Basically I have an url which looks like this structurally speaking:


and I want to do 2 things to it:

1. check the structure and validate it
2. replace both topic3 and topic4 with a new parameters called topic6

This is my solution for now but I am interested to build something more optimize.

if ((url.match(/\//g) || []).length === 7) {
    const arr = url.split('/');
    const topic5 = arr.pop();
    arr.push('topic6', topic5);
    return arr.join('/');

So as you can see, for the fact that I am not very good at regular expressions I have used another approach which doesn't look that good. I basically check for the number of / in the string, if tey are 7 it means that the structure of the url is good and that on this type of url I should apply the next steps. After that I grab the last param of the url and also remove it and next after that I remove the last 2 parameters and add the new one instead along with the topic5.

In case you you have a better approach, please let me know. I think that it can be done by writing less number of lines of code but as I said, I am not very familiar with regular expressions.

  • 1
    \$\begingroup\$ Welcome to CR! The requirements for the function are unclear to me. What sort of characters constitute the placeholders for topic1, topic2 etc? Are they all alphanumeric? Do we always have 5? Counting 7 slashes seems brittle--what if https:// is omitted? Please provide a variety of valid and invalid examples with explanation for each one as to why it's valid/invalid. Additionally, why do you need to optimize this? I'm surprised if you're running into performance issues on strings that are just a few characters long. Please elaborate. What is the "slip approach"? Thanks! \$\endgroup\$ – ggorlen Sep 21 at 16:20
  • \$\begingroup\$ topic1, topic2, etc are slugs, can contain also numbers, - sign but also diacritics from different languages or cyrilic chars. We don't have always 5 because the website have different type of urls but I must detect only the ones which have 5 and do these changes on them. I want to optimize not necessary for performance but for write better code which has more quality. \$\endgroup\$ – paulalexandru Sep 21 at 17:56
  • \$\begingroup\$ Thanks for the clarifications, that helps! Can you provide some sample inputs/outputs? \$\endgroup\$ – ggorlen Sep 21 at 18:55
  • \$\begingroup\$ Input: my-site.com/topic1/topic2/topic3/topic4/topic5 ; Output: my-site.com/topic1/topic2/topic6/topic5 \$\endgroup\$ – paulalexandru Sep 24 at 5:43
  • 1
    \$\begingroup\$ Please add relevant details to the question itself as an Edit. This puts the full story all in one place. Volunteers don't want to have to read a running dialogue in comments to fully understand the scope of the code to be reviewed. \$\endgroup\$ – mickmackusa Sep 24 at 21:50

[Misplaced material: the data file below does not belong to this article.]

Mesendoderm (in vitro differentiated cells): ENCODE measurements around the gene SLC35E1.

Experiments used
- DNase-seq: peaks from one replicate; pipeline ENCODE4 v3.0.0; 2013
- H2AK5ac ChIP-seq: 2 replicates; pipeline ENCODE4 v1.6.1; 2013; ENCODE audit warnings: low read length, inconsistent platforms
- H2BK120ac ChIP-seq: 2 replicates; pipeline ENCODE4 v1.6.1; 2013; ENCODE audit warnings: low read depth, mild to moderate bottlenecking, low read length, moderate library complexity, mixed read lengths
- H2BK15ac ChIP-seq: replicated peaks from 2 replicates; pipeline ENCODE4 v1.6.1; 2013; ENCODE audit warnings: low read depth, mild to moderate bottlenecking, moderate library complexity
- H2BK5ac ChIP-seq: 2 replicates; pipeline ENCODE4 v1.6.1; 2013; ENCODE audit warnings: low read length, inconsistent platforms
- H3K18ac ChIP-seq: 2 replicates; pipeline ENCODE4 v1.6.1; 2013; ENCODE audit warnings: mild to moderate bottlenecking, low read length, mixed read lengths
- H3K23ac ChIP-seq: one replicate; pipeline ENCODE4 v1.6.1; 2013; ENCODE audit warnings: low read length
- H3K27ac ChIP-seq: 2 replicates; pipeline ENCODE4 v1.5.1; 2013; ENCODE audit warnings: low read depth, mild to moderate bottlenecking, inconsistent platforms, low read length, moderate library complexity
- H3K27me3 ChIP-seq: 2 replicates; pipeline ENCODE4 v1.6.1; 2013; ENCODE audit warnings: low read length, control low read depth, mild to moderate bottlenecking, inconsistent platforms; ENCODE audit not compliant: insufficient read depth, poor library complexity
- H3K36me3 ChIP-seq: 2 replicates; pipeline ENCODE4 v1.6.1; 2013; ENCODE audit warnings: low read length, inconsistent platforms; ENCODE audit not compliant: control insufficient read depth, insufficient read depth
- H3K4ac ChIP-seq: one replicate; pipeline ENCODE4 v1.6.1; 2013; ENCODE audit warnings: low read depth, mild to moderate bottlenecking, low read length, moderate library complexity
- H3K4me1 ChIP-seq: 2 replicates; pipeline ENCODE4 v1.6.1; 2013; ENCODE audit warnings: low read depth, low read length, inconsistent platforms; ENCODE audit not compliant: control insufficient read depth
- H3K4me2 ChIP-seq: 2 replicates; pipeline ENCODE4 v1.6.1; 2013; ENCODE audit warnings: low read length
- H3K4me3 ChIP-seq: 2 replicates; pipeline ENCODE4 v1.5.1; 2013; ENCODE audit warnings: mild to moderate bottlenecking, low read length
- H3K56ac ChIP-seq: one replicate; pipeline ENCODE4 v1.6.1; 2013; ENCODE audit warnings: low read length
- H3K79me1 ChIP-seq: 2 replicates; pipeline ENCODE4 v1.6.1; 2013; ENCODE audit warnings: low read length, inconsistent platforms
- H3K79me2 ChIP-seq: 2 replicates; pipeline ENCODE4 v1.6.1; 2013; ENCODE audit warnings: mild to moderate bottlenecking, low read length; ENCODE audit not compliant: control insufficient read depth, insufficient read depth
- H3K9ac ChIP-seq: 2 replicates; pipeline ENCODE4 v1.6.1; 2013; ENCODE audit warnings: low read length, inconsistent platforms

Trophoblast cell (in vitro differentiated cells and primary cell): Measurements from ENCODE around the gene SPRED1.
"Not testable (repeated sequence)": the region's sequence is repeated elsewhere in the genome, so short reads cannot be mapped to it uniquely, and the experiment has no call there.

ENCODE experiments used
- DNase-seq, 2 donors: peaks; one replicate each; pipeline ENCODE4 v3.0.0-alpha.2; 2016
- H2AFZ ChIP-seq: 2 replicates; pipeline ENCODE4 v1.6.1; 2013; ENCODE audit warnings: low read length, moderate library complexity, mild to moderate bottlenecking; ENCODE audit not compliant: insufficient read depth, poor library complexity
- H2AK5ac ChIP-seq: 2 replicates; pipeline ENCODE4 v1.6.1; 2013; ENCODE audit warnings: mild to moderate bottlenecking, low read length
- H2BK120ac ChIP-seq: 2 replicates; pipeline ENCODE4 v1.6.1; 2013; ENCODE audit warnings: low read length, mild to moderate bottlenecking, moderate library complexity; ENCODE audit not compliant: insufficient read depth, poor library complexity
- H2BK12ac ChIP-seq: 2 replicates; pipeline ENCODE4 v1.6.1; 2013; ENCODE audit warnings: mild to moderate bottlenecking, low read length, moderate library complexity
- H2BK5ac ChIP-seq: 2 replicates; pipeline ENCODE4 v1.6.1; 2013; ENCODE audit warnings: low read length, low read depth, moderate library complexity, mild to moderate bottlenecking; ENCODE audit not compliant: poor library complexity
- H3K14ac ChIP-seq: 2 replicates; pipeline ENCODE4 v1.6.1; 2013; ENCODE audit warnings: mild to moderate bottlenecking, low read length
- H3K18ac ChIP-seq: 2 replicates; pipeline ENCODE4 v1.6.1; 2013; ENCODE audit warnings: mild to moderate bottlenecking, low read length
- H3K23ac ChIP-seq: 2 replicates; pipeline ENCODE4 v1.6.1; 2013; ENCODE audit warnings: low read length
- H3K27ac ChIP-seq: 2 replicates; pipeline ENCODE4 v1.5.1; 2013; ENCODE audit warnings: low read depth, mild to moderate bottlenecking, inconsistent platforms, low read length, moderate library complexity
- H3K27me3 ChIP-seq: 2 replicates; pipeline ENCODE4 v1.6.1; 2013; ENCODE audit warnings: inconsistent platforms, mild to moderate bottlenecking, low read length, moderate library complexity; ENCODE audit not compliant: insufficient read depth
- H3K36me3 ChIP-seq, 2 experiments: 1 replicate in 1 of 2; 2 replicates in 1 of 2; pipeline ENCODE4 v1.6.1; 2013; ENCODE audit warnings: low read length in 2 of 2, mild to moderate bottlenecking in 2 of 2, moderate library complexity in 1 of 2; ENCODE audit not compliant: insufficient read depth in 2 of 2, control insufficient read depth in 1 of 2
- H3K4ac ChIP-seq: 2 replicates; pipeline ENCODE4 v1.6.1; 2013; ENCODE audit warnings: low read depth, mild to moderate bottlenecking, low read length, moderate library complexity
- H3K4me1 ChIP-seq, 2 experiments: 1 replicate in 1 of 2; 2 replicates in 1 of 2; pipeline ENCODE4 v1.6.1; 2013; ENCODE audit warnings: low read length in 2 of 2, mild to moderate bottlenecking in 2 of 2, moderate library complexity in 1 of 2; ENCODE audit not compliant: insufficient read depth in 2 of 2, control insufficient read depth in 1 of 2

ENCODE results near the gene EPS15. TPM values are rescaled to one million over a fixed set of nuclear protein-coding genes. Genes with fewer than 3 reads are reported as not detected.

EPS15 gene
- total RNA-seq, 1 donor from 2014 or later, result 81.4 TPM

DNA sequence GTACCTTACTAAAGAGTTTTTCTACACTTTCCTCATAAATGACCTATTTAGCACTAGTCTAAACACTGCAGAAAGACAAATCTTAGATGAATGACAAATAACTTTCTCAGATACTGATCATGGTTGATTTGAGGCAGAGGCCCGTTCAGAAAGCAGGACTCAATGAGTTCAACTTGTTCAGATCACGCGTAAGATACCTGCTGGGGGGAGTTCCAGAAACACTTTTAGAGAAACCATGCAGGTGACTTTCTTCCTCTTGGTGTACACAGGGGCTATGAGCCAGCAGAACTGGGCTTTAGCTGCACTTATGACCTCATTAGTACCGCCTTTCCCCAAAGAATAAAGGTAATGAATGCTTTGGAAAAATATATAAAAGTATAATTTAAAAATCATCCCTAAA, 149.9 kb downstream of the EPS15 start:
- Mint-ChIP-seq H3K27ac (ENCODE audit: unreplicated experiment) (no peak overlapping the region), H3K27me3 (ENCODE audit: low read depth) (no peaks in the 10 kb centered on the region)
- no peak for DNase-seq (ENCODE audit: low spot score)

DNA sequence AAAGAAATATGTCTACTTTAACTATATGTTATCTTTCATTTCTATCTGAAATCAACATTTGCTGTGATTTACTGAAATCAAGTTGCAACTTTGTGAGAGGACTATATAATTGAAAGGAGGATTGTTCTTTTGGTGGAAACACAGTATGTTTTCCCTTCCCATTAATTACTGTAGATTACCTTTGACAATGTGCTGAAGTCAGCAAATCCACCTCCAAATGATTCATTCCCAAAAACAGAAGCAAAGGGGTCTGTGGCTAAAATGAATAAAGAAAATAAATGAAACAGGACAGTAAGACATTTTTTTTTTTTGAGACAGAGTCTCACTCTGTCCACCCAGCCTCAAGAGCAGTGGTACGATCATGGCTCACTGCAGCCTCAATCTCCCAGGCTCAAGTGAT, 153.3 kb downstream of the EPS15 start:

You seek to:

  1. validate the url as coming from your site domain, then
  2. replace the 3rd and 4th directories/topics with a single/new directory/topic.

This is a simple matter of preserving the substrings that you want to keep as "capture groups" and writing the new replace substring between the two capture groups.

In my demo, the new topic will be FOO. I'm using negated character classes to match the directory names -- this is relatively "loose" validation. If you require a tighter validation rule, see the 2nd snippet. Click on Run code snippet below to see the resultant output.

const regex = /^((?:https?:\/\/)(?:w{3}\.)?my-site\.com\/(?:[^/]+\/){2})[^/]+\/[^/]+(\/[^/]+)$/;
      url = 'http://www.my-site.com/topic1/Topic2/topic3/topic4/слизень',
      replacement = '$1FOO$2';

document.write(url.replace(regex, replacement));

To tighten the validation beyond non-slashes as directory substrings AND extend the characters classes to include multibyte letters, you will need to manually expand the character classes to include the letters that you expect to qualify. Please have a read of Regular expression with the cyrillic alphabet.

const regex = /^((?:https?:\/\/)(?:w{3}\.)?my-site\.com\/(?:[À-žа-яa-z\d-]+\/){2})[À-žа-яa-z\d-]+\/[À-žа-яa-z\d-]+(\/[À-žа-яa-z\d-]+)$/i;
      url = 'http://www.my-site.com/Schnecke/to-pic2/topic3/naaktslak/слизень',
      replacement = '$1FOO$2';

document.write(url.replace(regex, replacement));


Your codes looks pretty good, even though (?:I'm not really a code reviewer])*.

If you wish to use regular expressions though for validations, there are several strategies that you can follow up, given that validations with regular expressions are a bit difficult to do and it'd be good to know some details of the boundaries and limitations.

My guesswork is that maybe here we would start with some expression similar to:



which has some quantifiers to just limit the sizes, if that'd be desired, and since we'd be replacing the third and fifth topics, then we'd define our replacement similar to,


for instance.

There would be many other options that you could modify your expression with, such as,


which would depend on how you'd like to validate the URLs.

Demo 2

const regex = /^((?:https?:\/\/)(?:w{3}\.)?my-site\.com(?:\/[^\/\r\n]+){2}\/)[^\/\r\n]+(\/[^\/\r\n]+\/)[^\/\r\n]+(\/?)$/gmi;
const str = `http://www.my-site.com/topic1/topic2/topic3/topic4/topic5
const subst = `$1some_other_topic_3$2some_other_topic_5$3`;

const result = str.replace(regex, subst);


If you wish to simplify/modify/explore the expression, it's been explained on the top right panel of regex101.com. If you'd like, you can also watch in this link, how it would match against some sample inputs.

RegEx Circuit

jex.im visualizes regular expressions:

enter image description here


Your Answer

By clicking “Post Your Answer”, you agree to our terms of service, privacy policy and cookie policy

Not the answer you're looking for? Browse other questions tagged or ask your own question.